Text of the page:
BRATTLEBORO -- In the past few years, sustainability has become a ubiquitous catch phrase, encompassing everything from the environment, resource management, food systems, fundraising and the bottom line.
Six years ago, the Marlboro College Graduate School, recognizing a need for a graduate program focusing on sustainable business practices, brought Ralph Meima on board to help design a "multiple-bottom-line" MBA program.
The intent of the program was to help business leaders understand the impact of management practices on their business, the environment, the workforce, local cultures and profits.
But along the way, Marlboro discovered the emergence of similar programs around the country was threatening the sustainability of its own MBA.
"Our numbers are not as robust as they could be," said Sean Conley, associate dean.
Concerned that its MBA in Managing for Sustainability was in danger due to declining enrollment, the decision was made to make administrative changes to reduce overhead, he said. Conley called it "right sizing," a process of making sure the administrative structure matches the number of students in a program.
Though Meima put his personal stamp on the program, Meima was not teaching, said Conley.
"Other program directors are teaching a lot and playing other roles within the institution," he said.
As a result, Meima's position was "significantly reduced." His replacement will be a
"He will be leaving, and I don't blame him," said Conley.
"I've been laid off," said Meima. "I was not given an opportunity to remain. It came as a shock. I invested five-and-a-half years to make it the best possible sustainability oriented program. Its future is now in other people's hands."
Meima, whose last day on the job will be Aug. 31, was the founding director of the MBA in Managing for Sustainability. He recruited faculty and built local relationships as he developed the program.
Before starting the MBA program, Meima, with degrees from Rensselaer Polytechnic Institute, Johns Hopkins University of Advanced International Studies, the Wharton School of Business, University Of Pennsylvania and Lund University, taught Organizational Management at the School for International Training.
Heslin said making administrative changes was one way of ensuring the sustainability of the program itself.
"MBA programs around the country are down," said Heslin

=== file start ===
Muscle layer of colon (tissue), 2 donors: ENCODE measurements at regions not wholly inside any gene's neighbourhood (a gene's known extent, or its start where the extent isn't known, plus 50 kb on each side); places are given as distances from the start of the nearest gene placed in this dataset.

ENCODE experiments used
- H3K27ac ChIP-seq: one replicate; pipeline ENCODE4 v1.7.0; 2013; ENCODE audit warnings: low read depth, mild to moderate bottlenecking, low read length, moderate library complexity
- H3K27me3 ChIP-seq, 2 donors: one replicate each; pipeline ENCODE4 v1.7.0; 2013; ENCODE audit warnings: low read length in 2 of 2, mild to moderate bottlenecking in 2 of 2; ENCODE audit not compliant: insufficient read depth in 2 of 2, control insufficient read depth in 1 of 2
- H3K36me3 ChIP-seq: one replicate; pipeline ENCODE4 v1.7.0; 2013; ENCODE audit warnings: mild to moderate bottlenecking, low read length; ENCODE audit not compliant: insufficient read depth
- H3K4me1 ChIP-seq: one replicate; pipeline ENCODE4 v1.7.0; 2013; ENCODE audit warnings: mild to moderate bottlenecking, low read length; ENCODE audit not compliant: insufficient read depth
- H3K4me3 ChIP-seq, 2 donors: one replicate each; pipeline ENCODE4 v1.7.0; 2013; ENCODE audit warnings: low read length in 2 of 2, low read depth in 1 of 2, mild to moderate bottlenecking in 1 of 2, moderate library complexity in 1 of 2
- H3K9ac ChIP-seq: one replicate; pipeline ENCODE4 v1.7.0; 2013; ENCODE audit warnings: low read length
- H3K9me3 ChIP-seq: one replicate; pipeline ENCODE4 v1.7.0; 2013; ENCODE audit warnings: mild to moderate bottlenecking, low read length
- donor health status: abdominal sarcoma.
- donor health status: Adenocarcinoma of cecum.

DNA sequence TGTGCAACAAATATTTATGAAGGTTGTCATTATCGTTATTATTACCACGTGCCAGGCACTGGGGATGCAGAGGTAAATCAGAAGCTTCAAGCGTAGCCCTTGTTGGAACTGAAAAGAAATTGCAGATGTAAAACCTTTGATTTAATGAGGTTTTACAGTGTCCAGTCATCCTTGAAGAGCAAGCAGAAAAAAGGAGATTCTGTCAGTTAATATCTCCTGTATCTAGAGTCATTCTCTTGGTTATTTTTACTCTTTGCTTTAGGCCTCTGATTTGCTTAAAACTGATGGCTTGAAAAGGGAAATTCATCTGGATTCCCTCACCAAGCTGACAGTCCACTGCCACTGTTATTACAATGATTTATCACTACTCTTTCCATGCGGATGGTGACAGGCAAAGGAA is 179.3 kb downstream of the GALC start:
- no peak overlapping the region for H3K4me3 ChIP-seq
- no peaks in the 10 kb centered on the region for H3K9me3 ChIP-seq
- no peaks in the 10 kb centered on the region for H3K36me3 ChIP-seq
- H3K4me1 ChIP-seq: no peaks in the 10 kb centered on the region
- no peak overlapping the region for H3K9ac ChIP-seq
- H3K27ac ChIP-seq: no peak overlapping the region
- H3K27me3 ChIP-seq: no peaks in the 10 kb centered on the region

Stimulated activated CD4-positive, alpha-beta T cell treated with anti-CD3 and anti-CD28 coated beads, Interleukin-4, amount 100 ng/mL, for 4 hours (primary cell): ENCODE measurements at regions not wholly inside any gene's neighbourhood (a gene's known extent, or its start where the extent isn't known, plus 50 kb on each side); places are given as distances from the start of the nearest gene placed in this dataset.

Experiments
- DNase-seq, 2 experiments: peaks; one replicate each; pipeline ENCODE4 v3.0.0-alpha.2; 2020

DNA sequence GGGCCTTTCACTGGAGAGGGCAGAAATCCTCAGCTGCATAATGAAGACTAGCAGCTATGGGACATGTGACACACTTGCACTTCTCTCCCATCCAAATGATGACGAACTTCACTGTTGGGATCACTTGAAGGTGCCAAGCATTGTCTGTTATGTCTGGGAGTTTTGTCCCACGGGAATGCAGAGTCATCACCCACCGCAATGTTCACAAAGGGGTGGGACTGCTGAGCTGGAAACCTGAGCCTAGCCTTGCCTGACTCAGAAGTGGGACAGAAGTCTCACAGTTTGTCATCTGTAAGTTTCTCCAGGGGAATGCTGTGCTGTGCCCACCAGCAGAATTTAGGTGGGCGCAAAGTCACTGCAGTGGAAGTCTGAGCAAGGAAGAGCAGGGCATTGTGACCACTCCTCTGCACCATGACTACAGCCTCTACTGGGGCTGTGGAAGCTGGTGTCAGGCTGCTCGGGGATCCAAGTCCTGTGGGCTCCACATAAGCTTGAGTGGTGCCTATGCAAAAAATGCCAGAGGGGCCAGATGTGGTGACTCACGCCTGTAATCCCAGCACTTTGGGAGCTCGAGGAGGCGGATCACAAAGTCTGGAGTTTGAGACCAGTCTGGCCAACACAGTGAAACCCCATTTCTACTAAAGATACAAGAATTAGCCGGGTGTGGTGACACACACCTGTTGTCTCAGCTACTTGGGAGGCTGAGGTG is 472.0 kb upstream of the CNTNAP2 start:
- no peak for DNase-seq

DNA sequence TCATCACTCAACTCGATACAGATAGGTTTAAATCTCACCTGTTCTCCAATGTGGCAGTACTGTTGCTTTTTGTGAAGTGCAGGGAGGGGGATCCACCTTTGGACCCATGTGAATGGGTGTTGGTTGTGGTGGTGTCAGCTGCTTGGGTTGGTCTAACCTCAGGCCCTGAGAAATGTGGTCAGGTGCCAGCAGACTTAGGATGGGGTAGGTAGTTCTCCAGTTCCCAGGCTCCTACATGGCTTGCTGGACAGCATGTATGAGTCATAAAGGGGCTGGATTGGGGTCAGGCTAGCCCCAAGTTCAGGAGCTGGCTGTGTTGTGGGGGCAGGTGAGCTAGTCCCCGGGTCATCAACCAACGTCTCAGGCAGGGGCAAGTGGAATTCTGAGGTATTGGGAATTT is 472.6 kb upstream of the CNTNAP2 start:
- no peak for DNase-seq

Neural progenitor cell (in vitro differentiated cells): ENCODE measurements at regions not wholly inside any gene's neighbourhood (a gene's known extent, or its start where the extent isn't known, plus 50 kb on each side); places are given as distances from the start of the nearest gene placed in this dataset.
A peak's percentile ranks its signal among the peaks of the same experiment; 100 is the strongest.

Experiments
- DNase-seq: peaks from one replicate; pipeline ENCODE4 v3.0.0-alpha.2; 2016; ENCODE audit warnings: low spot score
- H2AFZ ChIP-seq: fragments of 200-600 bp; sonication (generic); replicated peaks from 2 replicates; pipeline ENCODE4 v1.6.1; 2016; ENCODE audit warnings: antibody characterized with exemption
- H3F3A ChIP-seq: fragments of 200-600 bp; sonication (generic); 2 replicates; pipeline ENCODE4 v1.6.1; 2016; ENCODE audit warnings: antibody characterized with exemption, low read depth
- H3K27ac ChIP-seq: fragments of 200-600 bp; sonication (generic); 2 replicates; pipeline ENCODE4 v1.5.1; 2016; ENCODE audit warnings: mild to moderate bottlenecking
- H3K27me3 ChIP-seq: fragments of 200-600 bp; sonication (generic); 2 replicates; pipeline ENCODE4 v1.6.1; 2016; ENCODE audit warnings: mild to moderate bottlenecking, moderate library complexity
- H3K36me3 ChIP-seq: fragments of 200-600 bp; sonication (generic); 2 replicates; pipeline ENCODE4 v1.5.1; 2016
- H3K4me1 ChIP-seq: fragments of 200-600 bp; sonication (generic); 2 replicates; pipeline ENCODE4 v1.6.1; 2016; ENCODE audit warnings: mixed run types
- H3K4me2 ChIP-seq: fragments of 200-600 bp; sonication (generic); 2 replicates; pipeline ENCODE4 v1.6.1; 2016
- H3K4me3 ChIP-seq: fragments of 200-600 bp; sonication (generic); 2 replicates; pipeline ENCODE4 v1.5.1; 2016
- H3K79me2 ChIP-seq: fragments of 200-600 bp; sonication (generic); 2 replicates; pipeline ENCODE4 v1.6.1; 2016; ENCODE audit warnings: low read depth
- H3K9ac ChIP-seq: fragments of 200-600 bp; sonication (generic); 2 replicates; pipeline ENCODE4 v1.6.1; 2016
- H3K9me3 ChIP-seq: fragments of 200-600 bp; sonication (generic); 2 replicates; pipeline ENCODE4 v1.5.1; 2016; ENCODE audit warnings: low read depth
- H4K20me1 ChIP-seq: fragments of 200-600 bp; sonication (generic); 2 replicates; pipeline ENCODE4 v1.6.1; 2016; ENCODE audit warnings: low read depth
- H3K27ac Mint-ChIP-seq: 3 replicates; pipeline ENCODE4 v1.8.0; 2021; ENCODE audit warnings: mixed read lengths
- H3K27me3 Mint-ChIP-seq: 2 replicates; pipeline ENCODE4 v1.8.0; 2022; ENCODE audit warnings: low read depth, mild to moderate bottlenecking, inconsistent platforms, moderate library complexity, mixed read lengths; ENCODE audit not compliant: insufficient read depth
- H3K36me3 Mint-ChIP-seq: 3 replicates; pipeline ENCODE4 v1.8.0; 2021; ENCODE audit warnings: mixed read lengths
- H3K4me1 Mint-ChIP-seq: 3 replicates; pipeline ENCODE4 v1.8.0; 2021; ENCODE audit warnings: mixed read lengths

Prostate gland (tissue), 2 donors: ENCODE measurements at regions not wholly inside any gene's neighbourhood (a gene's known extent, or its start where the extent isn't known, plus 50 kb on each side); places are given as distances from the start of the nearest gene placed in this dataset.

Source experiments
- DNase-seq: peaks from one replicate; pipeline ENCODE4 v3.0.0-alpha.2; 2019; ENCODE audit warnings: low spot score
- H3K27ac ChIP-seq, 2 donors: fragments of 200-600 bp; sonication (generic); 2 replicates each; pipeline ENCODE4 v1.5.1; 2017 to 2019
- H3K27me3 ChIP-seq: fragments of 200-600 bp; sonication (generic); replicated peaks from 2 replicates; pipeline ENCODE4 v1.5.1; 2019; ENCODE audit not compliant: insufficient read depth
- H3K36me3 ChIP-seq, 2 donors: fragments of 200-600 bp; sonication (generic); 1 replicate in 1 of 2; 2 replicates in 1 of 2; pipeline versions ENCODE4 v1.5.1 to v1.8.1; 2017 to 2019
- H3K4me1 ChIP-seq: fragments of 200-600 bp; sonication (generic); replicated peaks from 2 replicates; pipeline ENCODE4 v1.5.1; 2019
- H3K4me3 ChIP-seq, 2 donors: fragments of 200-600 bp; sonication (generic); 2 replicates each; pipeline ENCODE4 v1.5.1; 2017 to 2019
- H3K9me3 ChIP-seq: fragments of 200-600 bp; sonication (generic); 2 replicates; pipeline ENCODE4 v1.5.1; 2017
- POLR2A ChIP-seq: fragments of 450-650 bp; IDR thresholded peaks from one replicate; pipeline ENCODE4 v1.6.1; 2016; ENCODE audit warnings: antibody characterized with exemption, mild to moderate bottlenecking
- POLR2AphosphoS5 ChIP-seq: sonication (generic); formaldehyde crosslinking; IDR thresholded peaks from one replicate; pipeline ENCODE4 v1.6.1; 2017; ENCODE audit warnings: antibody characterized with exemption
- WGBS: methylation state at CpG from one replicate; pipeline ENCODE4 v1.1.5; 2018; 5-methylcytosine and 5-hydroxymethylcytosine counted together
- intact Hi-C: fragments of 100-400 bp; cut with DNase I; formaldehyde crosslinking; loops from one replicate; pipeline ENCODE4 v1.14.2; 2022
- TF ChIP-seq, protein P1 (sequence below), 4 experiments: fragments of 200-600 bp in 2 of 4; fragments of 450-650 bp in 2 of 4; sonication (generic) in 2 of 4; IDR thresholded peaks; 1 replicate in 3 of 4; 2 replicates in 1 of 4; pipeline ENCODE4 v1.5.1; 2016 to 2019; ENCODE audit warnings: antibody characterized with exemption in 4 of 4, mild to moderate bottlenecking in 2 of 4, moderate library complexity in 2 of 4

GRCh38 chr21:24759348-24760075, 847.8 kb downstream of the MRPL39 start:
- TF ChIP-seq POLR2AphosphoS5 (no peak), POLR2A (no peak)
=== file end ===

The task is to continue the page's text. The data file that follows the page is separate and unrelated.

"Enrollment has been challenging the last year-and-a-half," agreed Meima.
Heslin described MBA programs as "quickly divergent continents."
"The classic, traditional 60-credit MBA is focused on a brand promotion of personal wealth," he said. "It's hard and rigorous but when you come out of it you make a ton of cash."
But the inchoate "green" MBA programs present business as a mechanism for social change on a "local" level. What Heslin means by "local" level is a small-scale action that can lead to a massive organizational change where things are done better and more responsibly.
Marlboro's program was one of the first of its kind in the eastern United States, said Meima, though Green Mountain College in Poultney and Antioch New England in Keene, N.H., quickly followed suit.
He described the MBA as "a very exciting program ... big and dynamic, with a wonderful group of students and faculty members. It's a fantastic community."
Though Meima said he was sorry to have to leave the program, he thinks if it's managed properly, it will survive.
"I wish the program well," he said. "I don't know what its prospects are and I don't know how it's going to be managed. There are a lot of unknowns, but it certainly can survive. Given the right sort of business model and management, it should be able to carry on."
Though administrative changes are being implemented, staffing will stay pretty much where it is now, said Conley, and the content of the courses will remain the same.
Heslin said while it wasn't easy to cut Meima's position, it was necessary.
"We have a responsibility to adapt," he said. "We are committed to keeping the program. We want to make it viable but we don't want to become a ‘big-box' school."
Meima is not sure what he is going to do now.
"We would like to stay in Brattleboro," he said. "My wife has a great job and our kids are involved in the school and the community. We don't have any plans to move on. If we can stay here we will. I'm sure I'll find interesting things to do."
Until Aug. 31, Meima said "I'll do my best to facilitate the transition."
In addition to changes in the MBA in Managing for Sustainability, two of the graduate school's other programs, the BS in Managing Information Systems and the MS in Information Technologies, have been combined under a single director.
Bob Audette can be reached at email@example.com, or at 802-254-2311, ext. 160.